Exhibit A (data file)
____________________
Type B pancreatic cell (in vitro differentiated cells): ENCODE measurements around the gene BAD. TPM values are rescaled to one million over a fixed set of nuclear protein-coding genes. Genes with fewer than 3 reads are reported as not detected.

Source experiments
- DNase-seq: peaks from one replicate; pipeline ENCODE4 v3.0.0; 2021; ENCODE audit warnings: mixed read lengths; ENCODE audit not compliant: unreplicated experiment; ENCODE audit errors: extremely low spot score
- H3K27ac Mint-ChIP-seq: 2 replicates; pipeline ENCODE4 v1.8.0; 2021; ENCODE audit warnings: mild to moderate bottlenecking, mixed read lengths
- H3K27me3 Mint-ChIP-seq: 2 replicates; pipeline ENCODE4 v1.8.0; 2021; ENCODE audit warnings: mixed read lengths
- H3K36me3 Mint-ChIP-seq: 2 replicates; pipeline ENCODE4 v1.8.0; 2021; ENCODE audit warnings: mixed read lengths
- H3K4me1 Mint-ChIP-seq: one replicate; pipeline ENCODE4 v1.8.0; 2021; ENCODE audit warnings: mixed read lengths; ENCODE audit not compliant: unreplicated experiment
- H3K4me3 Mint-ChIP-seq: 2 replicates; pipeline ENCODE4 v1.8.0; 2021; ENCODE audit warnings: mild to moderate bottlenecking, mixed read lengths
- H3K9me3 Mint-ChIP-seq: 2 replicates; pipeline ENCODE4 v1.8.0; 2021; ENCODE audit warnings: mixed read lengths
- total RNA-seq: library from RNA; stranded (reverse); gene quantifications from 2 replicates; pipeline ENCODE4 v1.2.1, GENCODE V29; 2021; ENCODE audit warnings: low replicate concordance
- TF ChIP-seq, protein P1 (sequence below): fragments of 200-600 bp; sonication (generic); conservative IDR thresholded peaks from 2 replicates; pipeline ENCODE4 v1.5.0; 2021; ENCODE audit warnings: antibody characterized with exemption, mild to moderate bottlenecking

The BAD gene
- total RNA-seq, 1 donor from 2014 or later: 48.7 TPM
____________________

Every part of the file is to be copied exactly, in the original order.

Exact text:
Type B pancreatic cell (in vitro differentiated cells): ENCODE measurements around the gene BAD. TPM values are rescaled to one million over a fixed set of nuclear protein-coding genes. Genes with fewer than 3 reads are reported as not detected.

Source experiments
- DNase-seq: peaks from one replicate; pipeline ENCODE4 v3.0.0; 2021; ENCODE audit warnings: mixed read lengths; ENCODE audit not compliant: unreplicated experiment; ENCODE audit errors: extremely low spot score
- H3K27ac Mint-ChIP-seq: 2 replicates; pipeline ENCODE4 v1.8.0; 2021; ENCODE audit warnings: mild to moderate bottlenecking, mixed read lengths
- H3K27me3 Mint-ChIP-seq: 2 replicates; pipeline ENCODE4 v1.8.0; 2021; ENCODE audit warnings: mixed read lengths
- H3K36me3 Mint-ChIP-seq: 2 replicates; pipeline ENCODE4 v1.8.0; 2021; ENCODE audit warnings: mixed read lengths
- H3K4me1 Mint-ChIP-seq: one replicate; pipeline ENCODE4 v1.8.0; 2021; ENCODE audit warnings: mixed read lengths; ENCODE audit not compliant: unreplicated experiment
- H3K4me3 Mint-ChIP-seq: 2 replicates; pipeline ENCODE4 v1.8.0; 2021; ENCODE audit warnings: mild to moderate bottlenecking, mixed read lengths
- H3K9me3 Mint-ChIP-seq: 2 replicates; pipeline ENCODE4 v1.8.0; 2021; ENCODE audit warnings: mixed read lengths
- total RNA-seq: library from RNA; stranded (reverse); gene quantifications from 2 replicates; pipeline ENCODE4 v1.2.1, GENCODE V29; 2021; ENCODE audit warnings: low replicate concordance
- TF ChIP-seq, protein P1 (sequence below): fragments of 200-600 bp; sonication (generic); conservative IDR thresholded peaks from 2 replicates; pipeline ENCODE4 v1.5.0; 2021; ENCODE audit warnings: antibody characterized with exemption, mild to moderate bottlenecking

The BAD gene
- total RNA-seq, 1 donor from 2014 or later: 48.7 TPM